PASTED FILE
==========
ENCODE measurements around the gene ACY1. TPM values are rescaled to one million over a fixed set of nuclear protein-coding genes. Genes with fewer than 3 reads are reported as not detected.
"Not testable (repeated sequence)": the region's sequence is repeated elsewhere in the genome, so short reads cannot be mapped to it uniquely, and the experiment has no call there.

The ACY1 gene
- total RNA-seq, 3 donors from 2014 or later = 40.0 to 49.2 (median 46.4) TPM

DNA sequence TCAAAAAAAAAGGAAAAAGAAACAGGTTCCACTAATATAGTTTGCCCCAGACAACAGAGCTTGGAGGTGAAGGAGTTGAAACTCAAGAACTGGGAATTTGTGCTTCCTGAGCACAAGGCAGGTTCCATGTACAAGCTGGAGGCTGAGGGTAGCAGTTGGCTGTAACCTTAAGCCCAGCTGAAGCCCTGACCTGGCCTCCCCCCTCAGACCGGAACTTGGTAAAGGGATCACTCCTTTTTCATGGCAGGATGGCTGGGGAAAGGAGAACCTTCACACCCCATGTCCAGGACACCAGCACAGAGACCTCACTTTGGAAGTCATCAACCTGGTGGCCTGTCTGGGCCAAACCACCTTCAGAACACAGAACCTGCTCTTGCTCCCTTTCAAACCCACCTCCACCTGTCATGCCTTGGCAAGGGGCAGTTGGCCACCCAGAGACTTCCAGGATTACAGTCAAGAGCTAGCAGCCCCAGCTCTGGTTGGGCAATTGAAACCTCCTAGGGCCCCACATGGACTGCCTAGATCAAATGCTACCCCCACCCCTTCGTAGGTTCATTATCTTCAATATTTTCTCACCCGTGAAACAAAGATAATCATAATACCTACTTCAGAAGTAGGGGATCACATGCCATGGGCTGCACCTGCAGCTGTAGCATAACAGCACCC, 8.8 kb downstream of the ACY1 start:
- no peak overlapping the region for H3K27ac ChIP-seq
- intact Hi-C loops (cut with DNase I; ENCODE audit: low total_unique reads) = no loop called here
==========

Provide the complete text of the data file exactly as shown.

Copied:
ENCODE measurements around the gene ACY1. TPM values are rescaled to one million over a fixed set of nuclear protein-coding genes. Genes with fewer than 3 reads are reported as not detected.
"Not testable (repeated sequence)": the region's sequence is repeated elsewhere in the genome, so short reads cannot be mapped to it uniquely, and the experiment has no call there.

The ACY1 gene
- total RNA-seq, 3 donors from 2014 or later = 40.0 to 49.2 (median 46.4) TPM

DNA sequence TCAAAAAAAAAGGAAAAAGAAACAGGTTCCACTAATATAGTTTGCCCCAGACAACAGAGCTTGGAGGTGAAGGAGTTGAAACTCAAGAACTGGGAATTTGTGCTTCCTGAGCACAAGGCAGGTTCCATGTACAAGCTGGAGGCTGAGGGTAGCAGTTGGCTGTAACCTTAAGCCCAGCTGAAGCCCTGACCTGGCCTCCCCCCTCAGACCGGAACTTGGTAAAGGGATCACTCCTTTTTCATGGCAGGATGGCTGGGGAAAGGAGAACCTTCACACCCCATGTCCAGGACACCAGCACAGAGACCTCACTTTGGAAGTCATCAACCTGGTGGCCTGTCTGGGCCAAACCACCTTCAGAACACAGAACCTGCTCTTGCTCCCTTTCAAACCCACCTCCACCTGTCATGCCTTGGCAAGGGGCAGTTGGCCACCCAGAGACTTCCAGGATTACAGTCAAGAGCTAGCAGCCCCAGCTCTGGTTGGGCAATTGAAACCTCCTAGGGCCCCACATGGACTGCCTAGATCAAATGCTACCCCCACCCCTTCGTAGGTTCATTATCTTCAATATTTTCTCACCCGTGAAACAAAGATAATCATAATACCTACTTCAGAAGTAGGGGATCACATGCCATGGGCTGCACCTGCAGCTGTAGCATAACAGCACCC, 8.8 kb downstream of the ACY1 start:
- no peak overlapping the region for H3K27ac ChIP-seq
- intact Hi-C loops (cut with DNase I; ENCODE audit: low total_unique reads) = no loop called here